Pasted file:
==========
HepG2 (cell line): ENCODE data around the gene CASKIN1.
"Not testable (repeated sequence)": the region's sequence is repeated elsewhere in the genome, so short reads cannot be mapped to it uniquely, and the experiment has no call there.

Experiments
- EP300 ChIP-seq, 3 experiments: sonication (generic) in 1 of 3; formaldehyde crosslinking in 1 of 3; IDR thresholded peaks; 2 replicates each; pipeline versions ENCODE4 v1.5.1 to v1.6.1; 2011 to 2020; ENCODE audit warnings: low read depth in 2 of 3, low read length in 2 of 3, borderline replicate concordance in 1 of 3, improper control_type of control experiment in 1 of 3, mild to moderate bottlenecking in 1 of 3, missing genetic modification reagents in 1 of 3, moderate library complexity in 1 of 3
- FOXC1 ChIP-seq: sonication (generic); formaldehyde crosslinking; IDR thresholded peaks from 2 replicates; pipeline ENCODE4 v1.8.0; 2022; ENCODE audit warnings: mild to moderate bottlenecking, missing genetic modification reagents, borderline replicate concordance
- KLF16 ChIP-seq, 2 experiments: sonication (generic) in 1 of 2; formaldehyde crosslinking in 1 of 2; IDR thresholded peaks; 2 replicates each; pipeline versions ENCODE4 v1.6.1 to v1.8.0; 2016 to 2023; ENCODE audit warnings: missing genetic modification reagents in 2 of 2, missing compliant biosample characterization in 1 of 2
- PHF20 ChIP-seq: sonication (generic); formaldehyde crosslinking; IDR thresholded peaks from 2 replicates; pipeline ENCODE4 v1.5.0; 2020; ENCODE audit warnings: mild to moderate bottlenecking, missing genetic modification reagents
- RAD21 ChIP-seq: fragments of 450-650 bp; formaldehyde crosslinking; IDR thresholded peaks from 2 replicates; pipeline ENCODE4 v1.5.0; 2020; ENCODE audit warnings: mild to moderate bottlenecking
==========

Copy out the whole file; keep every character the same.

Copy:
HepG2 (cell line): ENCODE data around the gene CASKIN1.
"Not testable (repeated sequence)": the region's sequence is repeated elsewhere in the genome, so short reads cannot be mapped to it uniquely, and the experiment has no call there.

Experiments
- EP300 ChIP-seq, 3 experiments: sonication (generic) in 1 of 3; formaldehyde crosslinking in 1 of 3; IDR thresholded peaks; 2 replicates each; pipeline versions ENCODE4 v1.5.1 to v1.6.1; 2011 to 2020; ENCODE audit warnings: low read depth in 2 of 3, low read length in 2 of 3, borderline replicate concordance in 1 of 3, improper control_type of control experiment in 1 of 3, mild to moderate bottlenecking in 1 of 3, missing genetic modification reagents in 1 of 3, moderate library complexity in 1 of 3
- FOXC1 ChIP-seq: sonication (generic); formaldehyde crosslinking; IDR thresholded peaks from 2 replicates; pipeline ENCODE4 v1.8.0; 2022; ENCODE audit warnings: mild to moderate bottlenecking, missing genetic modification reagents, borderline replicate concordance
- KLF16 ChIP-seq, 2 experiments: sonication (generic) in 1 of 2; formaldehyde crosslinking in 1 of 2; IDR thresholded peaks; 2 replicates each; pipeline versions ENCODE4 v1.6.1 to v1.8.0; 2016 to 2023; ENCODE audit warnings: missing genetic modification reagents in 2 of 2, missing compliant biosample characterization in 1 of 2
- PHF20 ChIP-seq: sonication (generic); formaldehyde crosslinking; IDR thresholded peaks from 2 replicates; pipeline ENCODE4 v1.5.0; 2020; ENCODE audit warnings: mild to moderate bottlenecking, missing genetic modification reagents
- RAD21 ChIP-seq: fragments of 450-650 bp; formaldehyde crosslinking; IDR thresholded peaks from 2 replicates; pipeline ENCODE4 v1.5.0; 2020; ENCODE audit warnings: mild to moderate bottlenecking